You don't need 19 gallons per person a day to survive. You need less than 1 gallon per day per person of drinking water. If water is going to run out in 3 months then limited everyone to 1 gallon per day gives you almost 5 years to bring more desalination plants online and/or relocate some of the people.

        The point is that you don't want to run out of water because then you have death by dehydration, mass riots, and chaos. If you really are going to run out of water in 3 months then you better come up with

      • by Ichijo ( 607641 )

        Make the first 19 gallons per person free or very low cost to give everyone enough water for their daily drinking and sanitation needs. Then price each additional gallon at whatever rate will stabilize reservoir levels: when levels are low, raise the price, and when levels are high, lower the price. Check the reservoir levels and re-price the water every few months to avoid overcharging water customers while preventing the water from running out. As new desalination plants and other sources of potable water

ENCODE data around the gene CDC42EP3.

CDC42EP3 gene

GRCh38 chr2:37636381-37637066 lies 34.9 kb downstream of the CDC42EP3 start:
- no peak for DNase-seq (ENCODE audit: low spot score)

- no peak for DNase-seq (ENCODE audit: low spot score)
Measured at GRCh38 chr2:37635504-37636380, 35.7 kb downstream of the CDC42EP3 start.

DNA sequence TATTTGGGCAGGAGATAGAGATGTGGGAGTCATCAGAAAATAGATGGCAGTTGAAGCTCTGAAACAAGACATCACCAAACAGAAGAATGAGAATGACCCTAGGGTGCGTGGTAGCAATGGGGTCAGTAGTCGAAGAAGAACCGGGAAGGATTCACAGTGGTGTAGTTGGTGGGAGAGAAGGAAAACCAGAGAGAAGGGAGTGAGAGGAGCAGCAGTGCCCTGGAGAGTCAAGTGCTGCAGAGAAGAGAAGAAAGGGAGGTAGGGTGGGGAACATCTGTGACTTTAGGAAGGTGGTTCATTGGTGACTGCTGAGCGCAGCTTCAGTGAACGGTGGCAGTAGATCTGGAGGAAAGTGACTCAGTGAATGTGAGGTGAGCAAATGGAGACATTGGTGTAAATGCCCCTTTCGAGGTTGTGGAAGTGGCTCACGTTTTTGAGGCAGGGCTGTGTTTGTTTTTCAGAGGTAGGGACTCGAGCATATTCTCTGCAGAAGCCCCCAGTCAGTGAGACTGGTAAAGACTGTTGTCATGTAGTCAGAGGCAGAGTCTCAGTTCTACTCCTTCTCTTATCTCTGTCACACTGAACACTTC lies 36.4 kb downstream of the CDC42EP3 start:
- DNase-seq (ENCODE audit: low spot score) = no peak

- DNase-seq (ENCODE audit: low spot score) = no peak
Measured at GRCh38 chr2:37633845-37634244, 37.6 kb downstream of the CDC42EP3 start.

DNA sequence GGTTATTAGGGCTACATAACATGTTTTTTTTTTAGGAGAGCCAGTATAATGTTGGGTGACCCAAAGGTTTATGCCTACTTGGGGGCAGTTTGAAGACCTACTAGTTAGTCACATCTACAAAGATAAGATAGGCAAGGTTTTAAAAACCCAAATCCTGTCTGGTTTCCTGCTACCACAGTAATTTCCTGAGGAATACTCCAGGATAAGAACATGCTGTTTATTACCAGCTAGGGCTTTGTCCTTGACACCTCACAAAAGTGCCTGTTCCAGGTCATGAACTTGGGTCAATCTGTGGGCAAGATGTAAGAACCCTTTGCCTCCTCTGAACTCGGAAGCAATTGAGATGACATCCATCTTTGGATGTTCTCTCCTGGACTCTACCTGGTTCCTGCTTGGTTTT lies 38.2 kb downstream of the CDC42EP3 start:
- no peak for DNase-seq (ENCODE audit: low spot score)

• So you think not raising the price of water and having people dying of dehydration in 3 months is better?

        Yours is an all too-common error in reasoning - comparison to a nonexistent alternative [wikipedia.org]. The alternative here isn't everyone has water to drink for as long as they want as you erroneously assume. The alternative here is they run out of water in 3 months, at which point people start dying of thirst. If raising the price of water can stave off that scenario, then it's an improvement. If you can't of
  • They may be the first city in the world to have water prices be 100% market driven, and those that cannot afford the price may either die from thirst or move. There will be water to be had, but almost certainly not at the current prices.

    • Re: (Score:3, Insightful)

      by Anonymous Coward

      overpopulation. why isn't it ever talked about as the ROOT reason? i feel like the market should take externalities like that more into account. perhaps it will soon with resource scarcity.